Monday, September 28, 2009

103. Spaghetti and Meatballs

Date Cooked: September 23, 2009
Page: 253
Rating: B+

Spaghetti and Meatballs! A quintessential Italian pasta dish that I truly cannot remember the last time I had eaten it. I’ve had spaghetti and sauce before, but big delicious meatballs were never on top of the spaghetti, all covered in cheese. And I never lost my poor meatballs, when somebody sneezed. I’ll probably be humming that children’s song for the rest of the day… I wonder if I can even remember the whole thing…

Anyway, let’s talk about some massive meaty balls. That probably sounds rather bad but I mean I seriously made some meaty balls. The first step in creating what the book calls the ‘Best’ meatballs is to make a paste out of buttermilk and bread. This is called a panade for those that didn’t know, which included myself until just a few minutes ago when I looked it up. Apparently this is the secret to keeping them moist. I’ll be honest, bread soaked and mashed into buttermilk looks really gross, something like what a newborn would spit up. But I put those thoughts aside and started getting the rest of this meal together.

I started with a pound of ground meat, in this case ¾ pound of ground beef and ¼ pound of ground pork. Mixed into this I added parmesan cheese, parsley, garlic, an egg yolk and salt and pepper to season. I added the baby vomit… I mean the panade, and mixed everything until just combined to prevent the meatballs from getting too dense from over working. From this mixture I rolled out 12 large meatballs. The recipe says I should get about 14 and I don’t doubt if I had been a little more conservative I would have had that many.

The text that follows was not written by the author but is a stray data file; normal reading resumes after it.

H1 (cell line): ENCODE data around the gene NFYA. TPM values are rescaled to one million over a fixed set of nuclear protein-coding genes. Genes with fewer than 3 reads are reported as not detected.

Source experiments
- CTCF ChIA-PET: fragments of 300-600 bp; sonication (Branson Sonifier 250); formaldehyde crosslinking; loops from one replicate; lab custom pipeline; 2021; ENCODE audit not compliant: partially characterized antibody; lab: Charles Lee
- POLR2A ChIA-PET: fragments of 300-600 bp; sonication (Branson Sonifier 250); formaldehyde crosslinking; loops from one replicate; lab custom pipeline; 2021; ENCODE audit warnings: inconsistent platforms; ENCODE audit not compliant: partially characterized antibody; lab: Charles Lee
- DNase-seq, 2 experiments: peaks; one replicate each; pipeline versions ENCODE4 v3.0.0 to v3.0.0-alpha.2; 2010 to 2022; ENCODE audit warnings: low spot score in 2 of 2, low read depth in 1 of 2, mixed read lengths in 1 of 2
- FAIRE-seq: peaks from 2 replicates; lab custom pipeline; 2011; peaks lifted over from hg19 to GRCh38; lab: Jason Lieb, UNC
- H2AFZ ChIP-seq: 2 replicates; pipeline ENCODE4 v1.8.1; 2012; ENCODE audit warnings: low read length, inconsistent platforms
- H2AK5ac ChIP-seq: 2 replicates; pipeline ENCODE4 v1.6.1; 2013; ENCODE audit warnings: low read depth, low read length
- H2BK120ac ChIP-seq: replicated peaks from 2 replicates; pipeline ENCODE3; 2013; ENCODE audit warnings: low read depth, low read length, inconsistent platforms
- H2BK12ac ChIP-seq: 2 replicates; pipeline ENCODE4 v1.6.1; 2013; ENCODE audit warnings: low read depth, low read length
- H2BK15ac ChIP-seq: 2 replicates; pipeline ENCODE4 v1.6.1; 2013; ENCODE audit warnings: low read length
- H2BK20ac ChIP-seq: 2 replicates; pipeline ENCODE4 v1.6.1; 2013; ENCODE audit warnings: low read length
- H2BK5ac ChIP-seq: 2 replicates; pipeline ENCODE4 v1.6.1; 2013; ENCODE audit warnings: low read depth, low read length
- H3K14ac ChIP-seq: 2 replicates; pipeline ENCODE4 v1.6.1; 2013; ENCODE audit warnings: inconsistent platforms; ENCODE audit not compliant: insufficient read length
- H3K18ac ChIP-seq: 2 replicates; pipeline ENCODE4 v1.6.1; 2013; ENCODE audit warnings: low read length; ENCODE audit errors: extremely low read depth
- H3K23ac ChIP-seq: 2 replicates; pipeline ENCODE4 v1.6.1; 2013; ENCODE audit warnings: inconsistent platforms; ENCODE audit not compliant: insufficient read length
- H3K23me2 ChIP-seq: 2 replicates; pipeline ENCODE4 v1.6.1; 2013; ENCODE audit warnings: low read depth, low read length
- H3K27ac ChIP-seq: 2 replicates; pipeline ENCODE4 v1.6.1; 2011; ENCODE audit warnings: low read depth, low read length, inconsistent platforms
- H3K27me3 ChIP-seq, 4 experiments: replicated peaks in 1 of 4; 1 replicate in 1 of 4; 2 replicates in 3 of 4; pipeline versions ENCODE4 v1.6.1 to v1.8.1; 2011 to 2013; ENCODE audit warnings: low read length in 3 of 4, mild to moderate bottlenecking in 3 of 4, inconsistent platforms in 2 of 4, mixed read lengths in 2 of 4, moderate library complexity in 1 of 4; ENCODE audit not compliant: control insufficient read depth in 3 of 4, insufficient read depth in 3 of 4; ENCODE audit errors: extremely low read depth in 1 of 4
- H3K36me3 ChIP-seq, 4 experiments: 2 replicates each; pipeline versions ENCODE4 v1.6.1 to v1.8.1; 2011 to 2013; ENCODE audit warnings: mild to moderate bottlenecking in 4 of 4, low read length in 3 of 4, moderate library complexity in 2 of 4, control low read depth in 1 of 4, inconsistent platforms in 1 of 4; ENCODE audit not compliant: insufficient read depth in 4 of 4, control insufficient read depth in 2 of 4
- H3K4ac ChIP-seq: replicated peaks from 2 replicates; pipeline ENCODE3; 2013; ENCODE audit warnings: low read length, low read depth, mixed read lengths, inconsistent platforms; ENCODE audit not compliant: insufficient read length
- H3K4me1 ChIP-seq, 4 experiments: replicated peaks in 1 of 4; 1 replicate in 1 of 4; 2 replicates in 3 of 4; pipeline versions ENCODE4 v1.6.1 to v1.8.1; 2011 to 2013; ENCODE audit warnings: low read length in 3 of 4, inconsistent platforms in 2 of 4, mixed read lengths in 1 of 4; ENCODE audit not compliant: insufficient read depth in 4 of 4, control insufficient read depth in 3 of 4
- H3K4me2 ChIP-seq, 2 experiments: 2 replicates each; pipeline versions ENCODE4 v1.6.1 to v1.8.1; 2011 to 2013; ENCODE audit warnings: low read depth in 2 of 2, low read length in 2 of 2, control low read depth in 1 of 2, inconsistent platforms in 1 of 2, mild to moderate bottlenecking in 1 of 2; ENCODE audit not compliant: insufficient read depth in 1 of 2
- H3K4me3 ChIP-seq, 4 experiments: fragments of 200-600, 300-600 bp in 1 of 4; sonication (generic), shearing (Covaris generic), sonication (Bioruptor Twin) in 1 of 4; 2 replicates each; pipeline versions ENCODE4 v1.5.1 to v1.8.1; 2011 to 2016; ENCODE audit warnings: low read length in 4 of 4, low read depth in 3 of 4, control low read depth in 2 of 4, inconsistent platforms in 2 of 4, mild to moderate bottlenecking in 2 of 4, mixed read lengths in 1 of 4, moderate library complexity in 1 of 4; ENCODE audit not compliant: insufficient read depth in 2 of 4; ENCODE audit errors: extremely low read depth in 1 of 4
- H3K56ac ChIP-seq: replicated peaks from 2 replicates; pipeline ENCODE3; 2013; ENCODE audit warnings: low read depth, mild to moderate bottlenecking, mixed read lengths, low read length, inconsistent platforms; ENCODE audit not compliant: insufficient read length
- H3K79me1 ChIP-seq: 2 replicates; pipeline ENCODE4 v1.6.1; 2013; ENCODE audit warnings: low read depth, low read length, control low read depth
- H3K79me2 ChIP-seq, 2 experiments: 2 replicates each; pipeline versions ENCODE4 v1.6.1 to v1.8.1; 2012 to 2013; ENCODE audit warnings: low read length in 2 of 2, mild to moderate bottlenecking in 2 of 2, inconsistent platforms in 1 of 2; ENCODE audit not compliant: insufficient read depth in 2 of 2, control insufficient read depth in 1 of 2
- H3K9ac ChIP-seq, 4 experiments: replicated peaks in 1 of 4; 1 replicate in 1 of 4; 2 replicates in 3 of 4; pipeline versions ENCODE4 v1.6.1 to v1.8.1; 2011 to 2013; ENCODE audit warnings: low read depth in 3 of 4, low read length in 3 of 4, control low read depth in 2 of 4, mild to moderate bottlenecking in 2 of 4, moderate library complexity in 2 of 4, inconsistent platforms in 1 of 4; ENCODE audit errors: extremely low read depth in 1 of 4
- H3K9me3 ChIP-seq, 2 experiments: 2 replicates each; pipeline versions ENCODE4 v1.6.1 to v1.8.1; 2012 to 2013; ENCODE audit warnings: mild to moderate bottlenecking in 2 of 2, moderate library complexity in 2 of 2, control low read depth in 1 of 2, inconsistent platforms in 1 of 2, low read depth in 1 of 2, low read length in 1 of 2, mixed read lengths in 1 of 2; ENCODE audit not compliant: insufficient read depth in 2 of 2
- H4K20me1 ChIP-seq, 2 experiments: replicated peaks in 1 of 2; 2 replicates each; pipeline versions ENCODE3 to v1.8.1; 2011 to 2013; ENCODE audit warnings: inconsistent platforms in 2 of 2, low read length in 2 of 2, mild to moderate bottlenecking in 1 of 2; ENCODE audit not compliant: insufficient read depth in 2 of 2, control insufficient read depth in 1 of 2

I’d like to look back to when I started this blog and look at the recipe for Corn Fritters. I was terrified of cooking in oil a year ago. Since then I have gotten quite used to it and I know this sounds ridiculous but I am proud of my basic cooking techniques. I also realize I wasn’t unique and I wonder how many people today in their early thirties haven’t learned the basics for cooking.

Anyway I carefully placed the meatballs into my pan of oil. I made sure not to crowd them and as such I did them in two batches. I turned them frequently to brown them on all sides and this took some delicate work for the first few turns as my meatballs definitely were not dense. Once browned, they were set aside and the oil was removed, and then some more oil was added, this time olive oil. Some garlic was sautéed before a can of crushed tomatoes was added. This was left to simmer until it thickened up before I finally added some chopped fresh basil (from my basil plant which is still growing nicely), along with some salt and pepper to taste. I added the meatballs to the sauce to keep everything warm while the pasta finished cooking.

Simple things the book has taught me are that ample water and salt are required for cooking pasta. I’m sure lots of people have their own beliefs but I am now firmly entrenched with the books ideology. Now I must confess one teeny, tiny deviation from the book here. The recipe is for spaghetti and meatballs but I found out that I didn’t have spaghetti after coming home from shopping and I didn’t feel like running back out when I had an abundance of linguini and I figure it was close enough. Once the pasta was drained I returned it to the pot and added in several spoonfuls of the sauce, sans meatballs, and tossed to coat.

Each plate was set with pasta, topped with some meatballs and then topped with more sauce and some parmesan. Well actually my wife and sons were plated. I ended up having to cook more pasta for myself because I had once again misjudged how much pasta I needed to feed my family.

Rating: B+. This was a good and satisfying meal. The meatballs were delicious and the sauce was easy to make. Everyone enjoyed the meal including my traditionally picky eaters. In fact we had to fight over the last meatballs.

In case you were wondering what nursery rhyme was stuck in my head, it was On Top of Spaghetti.

No comments:

Post a Comment

LinkWithin Related Stories Widget for Blogs